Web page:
About

My research seeks to understand the environmental and biological controls on carbon dioxide and water vapour exchange between plants and the atmosphere.  I use a range of measurement techniques to gain a deeper insight into these processes, including measurements of how the stable isotope compositions of carbon dioxide and water vapour change during photosynthesis and transpiration.  I am also interested in improving the interpretation of stable isotope signals in plant organic material, in order to gain insight into how leaf gas exchange has responded to global climate change through time and space.  I am especially interested using these tools to understand how tropical rainforests are responding to climate change, and what role they are likely to play in modulating the response of the global carbon cycle to human activity in the coming century.  I am currently a senior lecturer at James Cook University- Cairns.  I am looking for students to join my lab, so if you are interested in discussing a research project, please do get in touch.

Teaching
  • BZ1005: Introductory Ecology (Level 1; CNS)
  • BZ2008: Adaptation to Environmental Change (Level 2; TSV)
  • BZ2808: Adapting to Environmental Challenges (Level 2; CNS)
  • BZ3225: Field Ecology (Level 3; CNS)
  • BZ5008: Adaptation to Environmental Change (Level 5; TSV)
  • BZ5225: Field Ecology (Level 5; CNS)
  • BZ5808: Adapting to Environmental Challenges (Level 5; CNS)
  • SC1102: Modelling Natural Systems (Level 1; CNS)
  • SC1109: Modelling Natural Systems-Advanced (Level 1; CNS)
Interests
Research
  • Carbon dioxide and water vapour exchange between plants and the atmosphere
  • Stable isotopes as recorders of plant physiological processes
  • Tropical plant ecophysiology
  • Refixation of respired carbon dioxide by photosynthetic bark
Experience
  • 2013 to 2015 - ARC Future Fellow, James Cook University (Cairns, Australia)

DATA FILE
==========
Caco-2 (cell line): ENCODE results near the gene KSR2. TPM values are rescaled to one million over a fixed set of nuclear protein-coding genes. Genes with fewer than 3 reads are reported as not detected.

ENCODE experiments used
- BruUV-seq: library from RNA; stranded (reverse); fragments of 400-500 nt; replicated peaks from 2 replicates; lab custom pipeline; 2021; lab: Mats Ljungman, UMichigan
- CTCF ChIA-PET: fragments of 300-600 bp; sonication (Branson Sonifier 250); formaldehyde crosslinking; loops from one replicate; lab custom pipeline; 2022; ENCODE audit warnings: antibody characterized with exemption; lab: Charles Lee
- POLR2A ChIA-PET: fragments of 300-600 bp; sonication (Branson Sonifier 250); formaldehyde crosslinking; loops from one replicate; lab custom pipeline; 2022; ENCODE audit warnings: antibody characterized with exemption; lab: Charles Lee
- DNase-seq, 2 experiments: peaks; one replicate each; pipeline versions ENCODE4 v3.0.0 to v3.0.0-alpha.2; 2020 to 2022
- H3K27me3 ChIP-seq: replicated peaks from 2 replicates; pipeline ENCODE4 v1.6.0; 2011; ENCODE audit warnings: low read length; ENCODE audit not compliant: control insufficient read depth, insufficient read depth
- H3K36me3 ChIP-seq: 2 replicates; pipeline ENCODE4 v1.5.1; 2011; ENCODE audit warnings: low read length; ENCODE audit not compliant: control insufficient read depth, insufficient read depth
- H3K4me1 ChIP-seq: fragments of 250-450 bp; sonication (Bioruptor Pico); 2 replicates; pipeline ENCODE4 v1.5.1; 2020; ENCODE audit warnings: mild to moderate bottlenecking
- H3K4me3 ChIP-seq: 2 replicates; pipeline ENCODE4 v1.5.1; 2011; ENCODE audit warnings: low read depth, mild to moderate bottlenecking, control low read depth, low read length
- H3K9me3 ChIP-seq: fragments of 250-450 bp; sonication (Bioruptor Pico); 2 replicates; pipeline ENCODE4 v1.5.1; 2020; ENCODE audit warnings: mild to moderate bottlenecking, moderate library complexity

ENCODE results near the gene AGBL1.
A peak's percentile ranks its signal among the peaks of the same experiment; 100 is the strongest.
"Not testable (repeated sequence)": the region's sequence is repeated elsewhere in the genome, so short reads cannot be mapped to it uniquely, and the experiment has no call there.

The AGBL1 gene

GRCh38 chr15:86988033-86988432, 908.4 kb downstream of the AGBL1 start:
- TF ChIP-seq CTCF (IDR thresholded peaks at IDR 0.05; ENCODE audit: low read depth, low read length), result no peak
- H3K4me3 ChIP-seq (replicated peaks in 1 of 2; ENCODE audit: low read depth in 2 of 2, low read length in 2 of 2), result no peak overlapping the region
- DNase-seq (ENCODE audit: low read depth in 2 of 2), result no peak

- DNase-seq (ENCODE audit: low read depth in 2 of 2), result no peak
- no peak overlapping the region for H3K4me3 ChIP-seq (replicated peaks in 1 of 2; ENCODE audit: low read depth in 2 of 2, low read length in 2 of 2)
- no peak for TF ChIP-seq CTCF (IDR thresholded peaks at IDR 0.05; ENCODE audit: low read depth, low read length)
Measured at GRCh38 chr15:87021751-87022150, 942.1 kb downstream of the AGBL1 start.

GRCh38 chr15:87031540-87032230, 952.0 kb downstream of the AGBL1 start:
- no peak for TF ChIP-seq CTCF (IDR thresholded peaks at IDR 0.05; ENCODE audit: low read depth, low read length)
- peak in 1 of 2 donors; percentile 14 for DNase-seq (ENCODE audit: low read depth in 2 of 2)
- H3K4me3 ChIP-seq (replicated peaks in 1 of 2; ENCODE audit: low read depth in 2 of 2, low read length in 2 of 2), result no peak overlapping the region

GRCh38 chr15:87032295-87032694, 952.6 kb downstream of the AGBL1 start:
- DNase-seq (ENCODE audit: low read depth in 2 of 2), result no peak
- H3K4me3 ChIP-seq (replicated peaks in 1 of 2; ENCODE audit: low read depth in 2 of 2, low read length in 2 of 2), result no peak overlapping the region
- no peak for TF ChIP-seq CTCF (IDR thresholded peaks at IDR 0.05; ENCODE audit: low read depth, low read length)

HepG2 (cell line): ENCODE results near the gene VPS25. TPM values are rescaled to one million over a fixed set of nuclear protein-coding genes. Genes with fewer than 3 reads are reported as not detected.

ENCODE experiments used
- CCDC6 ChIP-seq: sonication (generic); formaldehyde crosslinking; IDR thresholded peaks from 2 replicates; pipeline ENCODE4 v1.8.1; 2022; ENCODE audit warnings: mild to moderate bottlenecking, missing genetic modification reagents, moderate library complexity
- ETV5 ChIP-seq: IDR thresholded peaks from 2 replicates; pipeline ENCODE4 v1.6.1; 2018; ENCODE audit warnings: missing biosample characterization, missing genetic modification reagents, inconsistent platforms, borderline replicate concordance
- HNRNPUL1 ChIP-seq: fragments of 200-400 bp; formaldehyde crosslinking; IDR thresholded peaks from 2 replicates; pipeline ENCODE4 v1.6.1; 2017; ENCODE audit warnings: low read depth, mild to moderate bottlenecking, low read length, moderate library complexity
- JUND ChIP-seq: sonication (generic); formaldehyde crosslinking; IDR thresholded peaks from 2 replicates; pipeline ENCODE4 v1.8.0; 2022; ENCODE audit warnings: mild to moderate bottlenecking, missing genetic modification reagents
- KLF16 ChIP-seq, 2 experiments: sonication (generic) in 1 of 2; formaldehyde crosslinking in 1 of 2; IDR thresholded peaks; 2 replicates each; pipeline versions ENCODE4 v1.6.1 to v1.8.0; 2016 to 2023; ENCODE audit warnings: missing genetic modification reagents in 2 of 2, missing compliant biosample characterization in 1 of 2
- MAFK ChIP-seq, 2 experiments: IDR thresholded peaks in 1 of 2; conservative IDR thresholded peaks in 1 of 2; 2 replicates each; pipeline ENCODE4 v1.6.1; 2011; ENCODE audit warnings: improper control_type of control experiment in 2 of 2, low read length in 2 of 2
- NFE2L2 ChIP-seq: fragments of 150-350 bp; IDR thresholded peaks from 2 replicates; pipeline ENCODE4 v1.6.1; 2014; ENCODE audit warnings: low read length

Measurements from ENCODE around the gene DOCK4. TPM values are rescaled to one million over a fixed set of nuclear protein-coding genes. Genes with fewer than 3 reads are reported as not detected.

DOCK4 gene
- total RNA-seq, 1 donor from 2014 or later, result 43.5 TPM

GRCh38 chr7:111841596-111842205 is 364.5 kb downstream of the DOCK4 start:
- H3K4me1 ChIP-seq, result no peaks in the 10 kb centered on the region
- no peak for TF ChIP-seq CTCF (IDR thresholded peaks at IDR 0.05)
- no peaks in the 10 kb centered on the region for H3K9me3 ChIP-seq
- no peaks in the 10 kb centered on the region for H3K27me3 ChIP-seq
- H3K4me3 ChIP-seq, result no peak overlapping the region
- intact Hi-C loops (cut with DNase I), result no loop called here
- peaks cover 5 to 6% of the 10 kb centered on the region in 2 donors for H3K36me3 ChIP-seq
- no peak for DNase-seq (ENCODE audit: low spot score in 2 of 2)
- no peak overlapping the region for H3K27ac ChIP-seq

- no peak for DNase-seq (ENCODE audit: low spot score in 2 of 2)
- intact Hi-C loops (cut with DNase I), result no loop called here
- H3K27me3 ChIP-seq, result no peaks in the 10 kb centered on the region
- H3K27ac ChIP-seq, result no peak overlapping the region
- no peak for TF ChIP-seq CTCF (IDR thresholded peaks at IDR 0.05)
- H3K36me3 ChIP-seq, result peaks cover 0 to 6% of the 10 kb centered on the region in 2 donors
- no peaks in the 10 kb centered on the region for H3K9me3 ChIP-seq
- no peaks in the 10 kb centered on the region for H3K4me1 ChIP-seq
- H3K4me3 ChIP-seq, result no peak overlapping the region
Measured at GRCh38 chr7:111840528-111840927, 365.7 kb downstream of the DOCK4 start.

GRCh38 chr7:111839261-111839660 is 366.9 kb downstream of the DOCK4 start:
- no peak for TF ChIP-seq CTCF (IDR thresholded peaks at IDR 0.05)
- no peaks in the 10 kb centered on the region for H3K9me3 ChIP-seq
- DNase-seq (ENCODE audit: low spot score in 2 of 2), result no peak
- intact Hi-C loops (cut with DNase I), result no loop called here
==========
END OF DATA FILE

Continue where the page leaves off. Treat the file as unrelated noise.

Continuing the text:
• 2011 to 2012 - ARC Future Fellow, The Australian National University (Canberra, Australia)
  • 2007 to 2010 - ARC Postdoctoral Fellow, Charles Darwin University (Darwin, Australia)
  • 2005 to 2007 - Postdoctoral Fellow, Smithsonian Tropical Research Institute (Panama City, Panama)
  • 2004 to 2005 - Research Associate, Charles Darwin University (Darwin, Australia)
  • 2000 to 2004 - PhD Plant Science, The Australian National University (Canberra, Australia)
  • 1997 to 1999 - MSc Forest Resources, University of Idaho (Moscow, Idaho, USA)
  • 1990 to 1996 - BSc Biology, University of Utah (Salt Lake City, Utah, USA)
Research Disciplines
Socio-Economic Objectives
Honours
Awards
  • 2010 - Charles Darwin University Vice-Chancellor’s Award for Exceptional Performance in Research
Fellowships
  • 2011 to 2015 - Australian Research Council Future Fellow
  • 2007 to 2010 - Australian Research Council Postdoctoral Fellow
  • 2006 to 2009 - Smithsonian Tropical Research Institute Tupper Fellow
  • 2005 to 2006 - Smithsonian Institution Postdoctoral Fellow
Publications

These are the most recent publications associated with this author. To see a detailed profile of all publications stored at JCU, visit ResearchOnline@JCU. Hover over Altmetrics badges to see social impact.

Journal Articles
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ResearchOnline@JCU stores 65+ research outputs authored by Dr Lucas Cernusak from 2000 onwards.

Current Funding

Current and recent Research Funding to JCU is shown by funding source and project.

Australian Research Council - Discovery - Projects

Hydraulic control on water use, growth and survival in tropical rainforest

Indicative Funding
$26,522 over 3 years (administered by ANU)
Summary
Tropical rainforests are sensitive to climate variability, especially drought, but despite large effects regionally and globally this sensitivity is poorly understood. The focus of this project will be to measure the drought-related limits to water transport in the woody xylem tissue of trees in Australian tropical rainforests, in order to understand how this influences tree water use, photosynthesis, health and mortality risk. The intention is to compare forests that contrast strongly in seasonal drought stress, and to use the information to develop a model designed for speciesdiverse forest, with subsequent potential global application. The outcomes will inform fundamental ecology, conservation science and Earth system model development.
Investigators
Patrick Meir and Lucas Cernusak in collaboration with Rafael Oliveira, Maurizio Mencuccini, David Galbraith and Emanuel Gloor (Australian National University, College of Science & Engineering, Universidade Estadual de Campinas, University of Edinburgh and University of Leeds)
Keywords
Tropical Forest; Drought; hydraulic failure; sapflow; Ecosystem Function; model development

Skyrail Rainforest Foundation - Research Funding

Oxygen isotope (?18O) composition of leaves and wood in rainforest plants grown under varying environmental conditions

Indicative Funding
$2,000
Summary